“The beat goes on.” In my teens that was the title and repeating refrain of a Sonny and Cher song. “Beat” also refers to the rhythm. It’s what literally holds us together, everyone, even beloved Earth. When someone gets sick, the rhythm is off somewhere in the body and spirit. “Beat” also refers to journalistic territory.
I’m back, on beat for our tribal paper. My beat is Indian country at large, and Indian country is vast. And my path in life seems to involve traveling around and getting to know people especially in Indian country. And everywhere I go I meet up with Creeks, or Mvskoke Nation expatriates.
The month of May I was in residence at Koahnic Broadcasting in Anchorage, Alaska. This is the home of one of my favorite radio stations, KNBA, a native station. David Sam, Athabascan spins great tunes on his show Indigenous Expressions, and used to hang out with Mvskoke citizen, the saxophone player Jim Pepper when Jim ran there years ago.
Danny Preston is another favorite DJ, or on-air host. And there’s the inimitable Shyanne Beatty, Athabascan producer and host of Earthsongs, a national native music program. While I was there I worked on a show idea, performed with a band at the Alaska Native Heritage Center on Mother’s Day, and traveled about giving performances in native communities.
One of my favorite places is Nome, a community at the edge of the Bering Sea. The first thing I saw when I got off the plane, after flying over ocean and ice break, was a man driving a pickup with a pet reindeer in the back. My friend, the writer, artist and healer MaryJane Litchfield and I watched walrus hunters go out into the sea to hunt, then she took me to the summer camps where drying racks were hanging with seal meat. The next day I traveled out onto the tundra with her son. We got close to musk oxen herds. The tundra smelled sweet. The spirit there was very strong.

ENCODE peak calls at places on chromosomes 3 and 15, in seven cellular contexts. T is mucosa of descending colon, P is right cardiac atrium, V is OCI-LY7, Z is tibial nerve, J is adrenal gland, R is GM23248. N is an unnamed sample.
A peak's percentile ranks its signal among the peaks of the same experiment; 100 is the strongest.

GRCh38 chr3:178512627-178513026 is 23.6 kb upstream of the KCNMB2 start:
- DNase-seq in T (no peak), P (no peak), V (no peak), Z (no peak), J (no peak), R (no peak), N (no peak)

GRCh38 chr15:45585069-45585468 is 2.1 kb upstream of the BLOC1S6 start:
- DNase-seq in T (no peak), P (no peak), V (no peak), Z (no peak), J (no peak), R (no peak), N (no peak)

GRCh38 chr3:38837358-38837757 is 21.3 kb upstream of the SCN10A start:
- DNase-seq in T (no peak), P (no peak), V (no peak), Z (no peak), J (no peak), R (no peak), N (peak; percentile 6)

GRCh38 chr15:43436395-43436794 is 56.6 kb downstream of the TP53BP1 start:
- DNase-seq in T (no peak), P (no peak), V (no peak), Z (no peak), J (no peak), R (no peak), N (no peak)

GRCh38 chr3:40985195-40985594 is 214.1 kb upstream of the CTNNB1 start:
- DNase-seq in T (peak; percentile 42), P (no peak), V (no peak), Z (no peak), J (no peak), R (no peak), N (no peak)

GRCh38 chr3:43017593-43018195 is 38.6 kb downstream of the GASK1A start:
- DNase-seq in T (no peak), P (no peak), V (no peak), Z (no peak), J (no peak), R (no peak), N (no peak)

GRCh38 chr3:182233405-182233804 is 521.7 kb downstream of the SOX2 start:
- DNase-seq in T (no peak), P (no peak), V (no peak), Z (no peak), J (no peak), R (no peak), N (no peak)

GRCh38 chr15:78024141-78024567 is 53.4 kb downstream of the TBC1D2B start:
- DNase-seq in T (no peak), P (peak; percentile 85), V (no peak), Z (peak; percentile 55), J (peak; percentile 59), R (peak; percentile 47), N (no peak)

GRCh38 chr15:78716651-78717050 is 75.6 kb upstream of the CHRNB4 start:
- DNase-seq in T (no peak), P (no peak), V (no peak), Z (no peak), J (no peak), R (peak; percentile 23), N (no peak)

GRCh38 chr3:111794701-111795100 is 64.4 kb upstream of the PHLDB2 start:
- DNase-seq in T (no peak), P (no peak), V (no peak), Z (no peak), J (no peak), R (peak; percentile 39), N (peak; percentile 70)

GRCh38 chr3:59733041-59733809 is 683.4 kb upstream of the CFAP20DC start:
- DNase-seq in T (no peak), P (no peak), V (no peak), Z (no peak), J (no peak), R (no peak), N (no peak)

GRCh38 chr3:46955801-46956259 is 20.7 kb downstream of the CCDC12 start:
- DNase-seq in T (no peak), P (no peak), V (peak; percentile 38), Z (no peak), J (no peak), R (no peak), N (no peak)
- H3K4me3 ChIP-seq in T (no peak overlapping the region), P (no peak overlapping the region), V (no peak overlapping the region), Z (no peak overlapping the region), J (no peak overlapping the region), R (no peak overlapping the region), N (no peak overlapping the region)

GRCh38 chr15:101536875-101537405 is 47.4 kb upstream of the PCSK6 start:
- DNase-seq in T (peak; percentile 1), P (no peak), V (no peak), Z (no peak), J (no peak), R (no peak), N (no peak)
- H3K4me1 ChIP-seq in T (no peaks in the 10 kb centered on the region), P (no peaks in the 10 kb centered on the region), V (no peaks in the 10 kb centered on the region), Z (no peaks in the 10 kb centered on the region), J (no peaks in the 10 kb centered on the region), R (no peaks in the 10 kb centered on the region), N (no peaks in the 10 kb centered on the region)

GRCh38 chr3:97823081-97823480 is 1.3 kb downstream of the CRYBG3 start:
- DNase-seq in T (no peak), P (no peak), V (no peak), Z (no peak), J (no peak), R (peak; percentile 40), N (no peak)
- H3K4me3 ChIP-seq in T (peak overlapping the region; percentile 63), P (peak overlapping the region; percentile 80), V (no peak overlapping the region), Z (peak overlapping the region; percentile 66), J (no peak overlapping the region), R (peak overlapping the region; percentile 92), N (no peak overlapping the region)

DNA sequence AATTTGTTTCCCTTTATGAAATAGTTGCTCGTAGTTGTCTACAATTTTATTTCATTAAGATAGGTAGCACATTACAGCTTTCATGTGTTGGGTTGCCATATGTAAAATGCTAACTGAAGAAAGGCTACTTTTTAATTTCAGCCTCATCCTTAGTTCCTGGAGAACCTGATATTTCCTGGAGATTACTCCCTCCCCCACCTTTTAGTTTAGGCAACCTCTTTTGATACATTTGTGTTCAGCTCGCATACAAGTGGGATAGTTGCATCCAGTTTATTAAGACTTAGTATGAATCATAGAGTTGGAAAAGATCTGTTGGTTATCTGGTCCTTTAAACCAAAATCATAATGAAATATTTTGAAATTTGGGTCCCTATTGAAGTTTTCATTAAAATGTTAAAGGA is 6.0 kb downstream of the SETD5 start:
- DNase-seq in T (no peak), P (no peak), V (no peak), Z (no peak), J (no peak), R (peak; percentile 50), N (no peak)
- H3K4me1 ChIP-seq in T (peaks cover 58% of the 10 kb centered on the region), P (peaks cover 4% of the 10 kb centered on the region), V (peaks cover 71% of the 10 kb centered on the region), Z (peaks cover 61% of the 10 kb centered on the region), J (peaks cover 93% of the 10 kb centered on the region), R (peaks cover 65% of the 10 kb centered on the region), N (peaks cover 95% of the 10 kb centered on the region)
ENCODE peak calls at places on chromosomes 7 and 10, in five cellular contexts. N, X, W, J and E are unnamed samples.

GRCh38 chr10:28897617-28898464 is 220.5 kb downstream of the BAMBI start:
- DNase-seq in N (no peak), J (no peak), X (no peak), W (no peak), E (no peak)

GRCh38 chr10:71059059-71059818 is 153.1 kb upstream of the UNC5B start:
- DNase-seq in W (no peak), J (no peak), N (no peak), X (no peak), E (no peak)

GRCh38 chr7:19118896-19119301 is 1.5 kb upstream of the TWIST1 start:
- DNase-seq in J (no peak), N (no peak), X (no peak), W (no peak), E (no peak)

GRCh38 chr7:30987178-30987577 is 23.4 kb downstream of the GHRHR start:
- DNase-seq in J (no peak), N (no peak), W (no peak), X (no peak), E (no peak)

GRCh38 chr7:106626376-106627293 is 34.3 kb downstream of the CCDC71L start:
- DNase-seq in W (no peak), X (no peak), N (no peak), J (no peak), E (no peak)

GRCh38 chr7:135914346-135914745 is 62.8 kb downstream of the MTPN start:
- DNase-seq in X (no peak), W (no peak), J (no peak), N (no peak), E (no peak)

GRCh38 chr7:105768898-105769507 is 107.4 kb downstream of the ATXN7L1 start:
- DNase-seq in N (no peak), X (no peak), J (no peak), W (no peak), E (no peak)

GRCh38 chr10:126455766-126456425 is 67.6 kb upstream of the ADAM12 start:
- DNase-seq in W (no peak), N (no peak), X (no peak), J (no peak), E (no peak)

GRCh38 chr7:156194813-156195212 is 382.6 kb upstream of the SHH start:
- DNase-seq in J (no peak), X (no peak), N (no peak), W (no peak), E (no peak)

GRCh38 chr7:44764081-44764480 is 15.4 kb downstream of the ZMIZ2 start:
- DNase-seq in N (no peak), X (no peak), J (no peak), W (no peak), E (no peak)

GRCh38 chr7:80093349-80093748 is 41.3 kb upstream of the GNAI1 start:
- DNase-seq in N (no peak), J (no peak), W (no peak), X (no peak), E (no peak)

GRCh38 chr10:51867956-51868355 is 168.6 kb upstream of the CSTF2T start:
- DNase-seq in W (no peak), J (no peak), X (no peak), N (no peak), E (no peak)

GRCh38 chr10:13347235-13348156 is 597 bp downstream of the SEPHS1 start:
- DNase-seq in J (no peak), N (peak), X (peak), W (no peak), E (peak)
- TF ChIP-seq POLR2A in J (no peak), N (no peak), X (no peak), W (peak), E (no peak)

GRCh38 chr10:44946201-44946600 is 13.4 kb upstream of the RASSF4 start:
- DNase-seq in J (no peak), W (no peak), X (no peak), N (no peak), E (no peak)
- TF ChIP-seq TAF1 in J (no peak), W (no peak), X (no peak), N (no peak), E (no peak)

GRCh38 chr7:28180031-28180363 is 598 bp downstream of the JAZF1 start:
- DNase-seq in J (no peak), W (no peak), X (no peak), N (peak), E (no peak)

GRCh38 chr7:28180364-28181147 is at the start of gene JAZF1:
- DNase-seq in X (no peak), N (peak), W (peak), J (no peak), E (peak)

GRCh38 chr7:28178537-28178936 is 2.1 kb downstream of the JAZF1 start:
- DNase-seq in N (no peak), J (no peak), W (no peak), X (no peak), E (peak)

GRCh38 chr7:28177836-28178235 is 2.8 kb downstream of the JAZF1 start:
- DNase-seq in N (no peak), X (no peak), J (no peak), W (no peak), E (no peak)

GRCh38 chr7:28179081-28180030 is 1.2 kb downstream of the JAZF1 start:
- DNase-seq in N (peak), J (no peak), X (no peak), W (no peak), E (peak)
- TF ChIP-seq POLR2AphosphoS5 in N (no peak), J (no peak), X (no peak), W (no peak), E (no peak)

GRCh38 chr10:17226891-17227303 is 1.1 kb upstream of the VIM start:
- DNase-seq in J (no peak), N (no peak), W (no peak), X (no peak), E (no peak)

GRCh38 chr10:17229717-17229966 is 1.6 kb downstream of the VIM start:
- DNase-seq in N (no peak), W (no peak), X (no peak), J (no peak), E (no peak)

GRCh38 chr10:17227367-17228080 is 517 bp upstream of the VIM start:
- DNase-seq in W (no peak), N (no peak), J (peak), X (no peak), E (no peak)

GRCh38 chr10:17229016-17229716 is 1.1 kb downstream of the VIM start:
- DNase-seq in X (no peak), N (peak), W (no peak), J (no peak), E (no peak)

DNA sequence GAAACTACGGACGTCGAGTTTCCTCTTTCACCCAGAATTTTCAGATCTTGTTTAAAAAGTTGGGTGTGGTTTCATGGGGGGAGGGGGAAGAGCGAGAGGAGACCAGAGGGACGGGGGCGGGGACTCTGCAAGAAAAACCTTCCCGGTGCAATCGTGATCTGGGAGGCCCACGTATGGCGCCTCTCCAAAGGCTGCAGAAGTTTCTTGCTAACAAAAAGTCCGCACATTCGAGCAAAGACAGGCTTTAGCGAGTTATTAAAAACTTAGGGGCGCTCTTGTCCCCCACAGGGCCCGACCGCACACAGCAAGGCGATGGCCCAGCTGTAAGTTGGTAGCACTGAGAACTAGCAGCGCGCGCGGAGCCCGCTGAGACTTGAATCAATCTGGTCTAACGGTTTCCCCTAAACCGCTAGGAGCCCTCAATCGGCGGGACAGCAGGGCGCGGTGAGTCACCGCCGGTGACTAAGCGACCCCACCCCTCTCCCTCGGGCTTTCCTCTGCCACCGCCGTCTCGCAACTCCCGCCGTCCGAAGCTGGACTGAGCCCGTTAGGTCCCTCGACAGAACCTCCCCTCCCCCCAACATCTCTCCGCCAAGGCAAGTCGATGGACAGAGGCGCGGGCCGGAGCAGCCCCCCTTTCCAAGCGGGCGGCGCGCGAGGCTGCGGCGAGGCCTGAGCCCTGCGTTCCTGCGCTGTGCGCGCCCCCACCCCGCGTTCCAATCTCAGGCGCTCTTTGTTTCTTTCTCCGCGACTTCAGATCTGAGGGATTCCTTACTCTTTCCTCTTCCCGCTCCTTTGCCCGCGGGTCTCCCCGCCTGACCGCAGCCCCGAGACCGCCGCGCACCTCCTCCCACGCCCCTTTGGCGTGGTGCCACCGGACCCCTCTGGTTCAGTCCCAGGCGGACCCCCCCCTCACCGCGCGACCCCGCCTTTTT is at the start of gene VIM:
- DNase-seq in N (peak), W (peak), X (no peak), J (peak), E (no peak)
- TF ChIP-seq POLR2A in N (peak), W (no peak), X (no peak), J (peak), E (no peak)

Next I flew to Barrow, the northernmost point of the U.S., Inupiat territory. By mid May the sun was out twenty-four hours. I arrived at the end of whaling season. The morning I was there I walked around the town, saw a lemming, a kind of rodent, run under a stored boat. My favorite moment was hanging the Tuzzy Library with some young Inupiat boys, Steven Ivanoff and Eben Hopson.
One of our tribal members, Jim Pepper Henry, Jim Pepper’s nephew, is head of the Anchorage Museum in Anchorage. He took me on a tour of the museum, from the basement with its impressive heating system to the top floor with the mastodon exhibit. The museum is quite impressive. Not only are the roots of the indigenous cultures of Alaska beautifully acknowledged and displayed there, the museum also maintains a gallery of contemporary native artists. The operation is first class, and Pepper Henry does us proud. He is also in charge of his uncle’s affairs.
This reminds me, that on November 16th Jim Pepper, jazz player and world music innovator of the Mvskoke Nation will be inducted into the Oklahoma Jazz Hall of Fame, right there in Tulsa. Jim Pepper Henry will be there. I plan to also be there to celebrate this honoring. When one of us is honored, everyone is honored. I hope to see you there.
I’ll be back in the Nation toward the end of August and look forward to visiting. Porky, you behave yourself.